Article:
I’m a member of  the Chronic Illness Bloggers Network and the  Grace Girls Facebook Group

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It’s Never As Easy As……

How many times have you said, “No worries, that’s as easy as…….”

I know I’ve said it countless times during my life. In fact that’s how I used to live my life. Everything was seemingly easy and if it wasn’t I could quickly convince myself it was.

I had a positive can do, absolutely, yes to everything, kind of attitude to life.

I still have that attitude but my chronically ill, crumbling and disabled body, really does struggle to get with the agenda.

A Gradual Awakening

I feel blessed my change in life circumstances have gradually evolved. Many are faced with a drastic and life altering diagnosis in the blink of an eye. A serious accident or a terminal illness can so quickly turn life on its head.

My gradual awakening, while a blessing, has not been without its challenges. I suffer from fatigue due to my bone disease pain and autoimmune diseases but in general my brain manages to stay alert and functioning. At least I’m telling myself that at this stage!

The downfall of an active and alert brain, is the message “it’s not as easy as….”, fails to get through.

My brain still has a lifelong program installed, playing the opposite message, “you can do that,  it’s as easy as……”.

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Point In Case

Now I’m not completely stupid. I do know that my disabilities limit me severely. My regular readers will know I have made mountainous changes to the way I live my life.

Where I still trip up, is thinking that something as simple as packing a day bag for day surgery, will take me half an hour.

Ha…..how wrong could I be?

So here’s how that little exercise went;

  1. Got hospital day/overnight bag out of cupboard.
  2. Another bag fell on my foot…..oops a new stress fracture!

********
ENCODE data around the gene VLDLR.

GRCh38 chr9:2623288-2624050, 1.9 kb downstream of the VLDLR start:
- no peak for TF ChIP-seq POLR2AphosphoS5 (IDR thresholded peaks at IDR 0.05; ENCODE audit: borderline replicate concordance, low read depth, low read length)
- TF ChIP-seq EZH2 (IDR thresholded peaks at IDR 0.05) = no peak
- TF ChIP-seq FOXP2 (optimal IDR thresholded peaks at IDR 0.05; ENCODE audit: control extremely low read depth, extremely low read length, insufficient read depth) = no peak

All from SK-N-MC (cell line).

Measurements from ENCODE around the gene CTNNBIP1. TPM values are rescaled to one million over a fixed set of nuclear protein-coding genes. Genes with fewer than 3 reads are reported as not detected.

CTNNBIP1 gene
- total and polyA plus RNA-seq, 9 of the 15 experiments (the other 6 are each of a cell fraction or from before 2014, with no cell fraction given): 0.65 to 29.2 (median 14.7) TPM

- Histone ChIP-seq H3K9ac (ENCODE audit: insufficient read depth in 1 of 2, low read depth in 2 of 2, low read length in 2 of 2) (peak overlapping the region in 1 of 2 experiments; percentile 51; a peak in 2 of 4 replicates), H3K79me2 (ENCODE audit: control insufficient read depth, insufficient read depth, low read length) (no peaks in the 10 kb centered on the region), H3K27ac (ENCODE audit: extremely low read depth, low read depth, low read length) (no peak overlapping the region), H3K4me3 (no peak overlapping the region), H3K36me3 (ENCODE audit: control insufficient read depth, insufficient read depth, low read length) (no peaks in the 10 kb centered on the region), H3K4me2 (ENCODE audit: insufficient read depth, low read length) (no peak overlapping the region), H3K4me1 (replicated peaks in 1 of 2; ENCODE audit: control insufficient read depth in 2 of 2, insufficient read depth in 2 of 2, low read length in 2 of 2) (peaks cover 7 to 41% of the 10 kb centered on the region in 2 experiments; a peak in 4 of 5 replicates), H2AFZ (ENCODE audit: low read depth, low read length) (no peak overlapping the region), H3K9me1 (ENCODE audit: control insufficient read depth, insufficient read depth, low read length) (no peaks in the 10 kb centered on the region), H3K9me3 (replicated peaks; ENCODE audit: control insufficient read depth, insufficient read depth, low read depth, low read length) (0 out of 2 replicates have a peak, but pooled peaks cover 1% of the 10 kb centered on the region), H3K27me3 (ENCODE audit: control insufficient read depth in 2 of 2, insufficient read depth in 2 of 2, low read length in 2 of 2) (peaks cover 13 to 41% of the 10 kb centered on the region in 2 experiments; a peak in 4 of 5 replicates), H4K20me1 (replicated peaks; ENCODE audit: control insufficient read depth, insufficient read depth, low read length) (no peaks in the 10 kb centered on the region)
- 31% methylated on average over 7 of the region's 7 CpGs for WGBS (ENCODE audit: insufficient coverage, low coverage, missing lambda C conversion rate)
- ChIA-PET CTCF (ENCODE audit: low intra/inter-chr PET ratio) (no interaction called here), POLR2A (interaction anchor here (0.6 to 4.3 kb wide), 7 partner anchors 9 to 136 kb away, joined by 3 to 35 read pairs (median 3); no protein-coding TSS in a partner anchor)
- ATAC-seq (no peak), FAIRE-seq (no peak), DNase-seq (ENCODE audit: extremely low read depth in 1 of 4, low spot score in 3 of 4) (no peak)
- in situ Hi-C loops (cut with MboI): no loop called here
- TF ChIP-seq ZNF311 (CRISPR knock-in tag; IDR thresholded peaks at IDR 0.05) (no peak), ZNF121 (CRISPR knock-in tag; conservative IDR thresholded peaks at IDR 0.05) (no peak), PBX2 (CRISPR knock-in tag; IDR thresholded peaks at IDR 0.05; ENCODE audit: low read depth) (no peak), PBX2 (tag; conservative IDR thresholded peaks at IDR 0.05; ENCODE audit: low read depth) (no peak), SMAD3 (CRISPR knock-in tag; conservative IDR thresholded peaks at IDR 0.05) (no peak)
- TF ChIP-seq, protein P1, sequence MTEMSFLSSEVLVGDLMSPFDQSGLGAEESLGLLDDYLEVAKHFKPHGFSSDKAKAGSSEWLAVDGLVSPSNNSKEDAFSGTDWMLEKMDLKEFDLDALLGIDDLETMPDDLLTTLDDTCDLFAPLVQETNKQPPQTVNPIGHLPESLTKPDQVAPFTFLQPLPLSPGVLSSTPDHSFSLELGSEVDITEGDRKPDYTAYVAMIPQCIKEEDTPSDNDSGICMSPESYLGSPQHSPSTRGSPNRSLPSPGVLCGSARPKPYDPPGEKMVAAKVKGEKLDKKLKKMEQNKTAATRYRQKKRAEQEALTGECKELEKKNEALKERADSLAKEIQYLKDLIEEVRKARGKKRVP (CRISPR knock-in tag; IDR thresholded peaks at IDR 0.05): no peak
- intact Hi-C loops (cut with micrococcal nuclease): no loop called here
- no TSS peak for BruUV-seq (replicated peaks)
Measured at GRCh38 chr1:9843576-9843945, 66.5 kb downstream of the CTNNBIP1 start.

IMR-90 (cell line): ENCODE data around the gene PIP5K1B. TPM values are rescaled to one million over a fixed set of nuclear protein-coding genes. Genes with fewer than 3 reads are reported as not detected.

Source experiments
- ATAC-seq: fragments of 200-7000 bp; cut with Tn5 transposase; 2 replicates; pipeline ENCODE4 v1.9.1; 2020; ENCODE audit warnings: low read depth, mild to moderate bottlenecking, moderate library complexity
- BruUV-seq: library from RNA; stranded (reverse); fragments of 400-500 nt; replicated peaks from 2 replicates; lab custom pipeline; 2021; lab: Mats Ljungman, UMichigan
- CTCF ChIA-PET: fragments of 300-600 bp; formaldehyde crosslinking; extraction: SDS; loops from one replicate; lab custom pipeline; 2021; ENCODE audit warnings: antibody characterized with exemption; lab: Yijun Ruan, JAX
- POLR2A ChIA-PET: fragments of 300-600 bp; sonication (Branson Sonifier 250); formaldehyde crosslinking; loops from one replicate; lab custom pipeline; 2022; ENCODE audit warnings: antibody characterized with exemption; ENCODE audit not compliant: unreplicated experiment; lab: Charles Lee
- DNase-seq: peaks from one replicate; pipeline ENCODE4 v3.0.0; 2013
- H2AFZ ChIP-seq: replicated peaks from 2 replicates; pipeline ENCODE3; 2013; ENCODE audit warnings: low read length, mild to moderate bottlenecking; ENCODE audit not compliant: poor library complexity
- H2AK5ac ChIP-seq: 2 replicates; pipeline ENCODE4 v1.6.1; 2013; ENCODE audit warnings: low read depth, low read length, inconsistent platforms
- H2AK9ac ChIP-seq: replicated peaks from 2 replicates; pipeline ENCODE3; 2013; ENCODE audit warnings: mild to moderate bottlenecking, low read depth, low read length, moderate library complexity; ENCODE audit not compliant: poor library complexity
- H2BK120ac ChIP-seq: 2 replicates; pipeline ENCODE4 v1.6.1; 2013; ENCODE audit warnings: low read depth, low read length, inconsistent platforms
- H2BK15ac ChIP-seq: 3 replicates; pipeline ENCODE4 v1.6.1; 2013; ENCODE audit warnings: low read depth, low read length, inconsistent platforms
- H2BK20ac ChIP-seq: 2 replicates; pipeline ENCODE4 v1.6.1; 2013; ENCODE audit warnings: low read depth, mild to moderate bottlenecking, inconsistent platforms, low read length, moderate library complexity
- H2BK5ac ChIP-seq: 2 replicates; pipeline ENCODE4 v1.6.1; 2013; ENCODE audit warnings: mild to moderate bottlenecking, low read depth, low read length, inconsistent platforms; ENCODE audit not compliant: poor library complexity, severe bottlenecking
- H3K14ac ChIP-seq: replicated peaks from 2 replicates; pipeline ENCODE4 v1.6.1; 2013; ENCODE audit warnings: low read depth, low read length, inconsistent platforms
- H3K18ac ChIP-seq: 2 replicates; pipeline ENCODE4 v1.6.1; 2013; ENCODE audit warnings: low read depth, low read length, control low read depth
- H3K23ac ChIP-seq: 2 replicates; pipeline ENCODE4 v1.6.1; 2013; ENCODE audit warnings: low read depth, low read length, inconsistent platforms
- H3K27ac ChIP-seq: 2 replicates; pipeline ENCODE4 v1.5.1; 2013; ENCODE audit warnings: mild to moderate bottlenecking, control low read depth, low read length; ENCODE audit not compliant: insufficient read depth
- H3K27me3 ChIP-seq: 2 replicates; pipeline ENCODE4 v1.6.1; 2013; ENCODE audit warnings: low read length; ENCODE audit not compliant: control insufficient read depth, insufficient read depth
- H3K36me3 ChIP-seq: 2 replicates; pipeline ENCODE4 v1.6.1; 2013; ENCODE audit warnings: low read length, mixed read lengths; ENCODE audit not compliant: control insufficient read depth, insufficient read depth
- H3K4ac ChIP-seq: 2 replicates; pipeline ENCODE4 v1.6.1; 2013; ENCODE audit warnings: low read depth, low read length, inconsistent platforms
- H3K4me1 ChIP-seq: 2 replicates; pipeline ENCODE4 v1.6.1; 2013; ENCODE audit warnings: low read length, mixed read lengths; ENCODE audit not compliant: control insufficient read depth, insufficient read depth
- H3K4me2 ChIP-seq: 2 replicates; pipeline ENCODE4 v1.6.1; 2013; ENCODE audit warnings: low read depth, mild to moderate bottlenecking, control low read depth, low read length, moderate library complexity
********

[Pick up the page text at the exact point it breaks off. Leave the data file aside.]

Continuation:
3. Finally opened the bag (after trying to stand on my legs) to find that it was full of things I didn’t need.
  4. Emptied bag and gave surplus to requirement items to my husband. He had come to my rescue following the foot crisis.
  5. Realised that some of the things I thought were in the bag were not.
  6. Climbed on my stairlift for an unwanted trip upstairs.
  7. Gathered required items and headed back downstairs on the stairlift.
  8. Packed my pills ( you really don’t want to know or ask about that saga!)
  9. Realised I needed a few items from the shop and some prescriptions required refilling.
  10. Husband headed out to chemist, leaving me with firm instructions to sit and rest.
  11. I actually listened to his advice as I was in agony and I waited!
  12. Husband came home and I finished packing the remaining “normal” items.
  13. I say normal as next I needed to work out what I wanted to take in terms of my stoma supplies.
  14. I decided to pack each stoma change in a zip lock bag. This system works incredibly well when I’m trying to deal with bag changes and broken legs/feet. It does take time to pull together but worth the extra effort.
  15. Husband decided to tell me I perhaps should pack a little more in case they keep me in overnight. Thanks for that thought! Unfortunately with my medical history, experience tells us its a possibility.
  16. Extra packing gets underway.
  17. The whole process was spread over 4 hours!!
  18. Later that night, we were lying in bed just about to go to sleep, when I remembered I forgot to pack a spare set of underwear!
  19. Hubby got out of bed to put the items on top of the dresser so I’d see them in the morning. At this point we decided we’d completely had enough of this day/overnight bag shenanigans.
  20. Thankfully I still had 2 days to recover before my surgery!!

The Moral Of The Story

There is a moral to this story. It can probably be best summed up as;

With Chronic Illness it is never “as easy as!”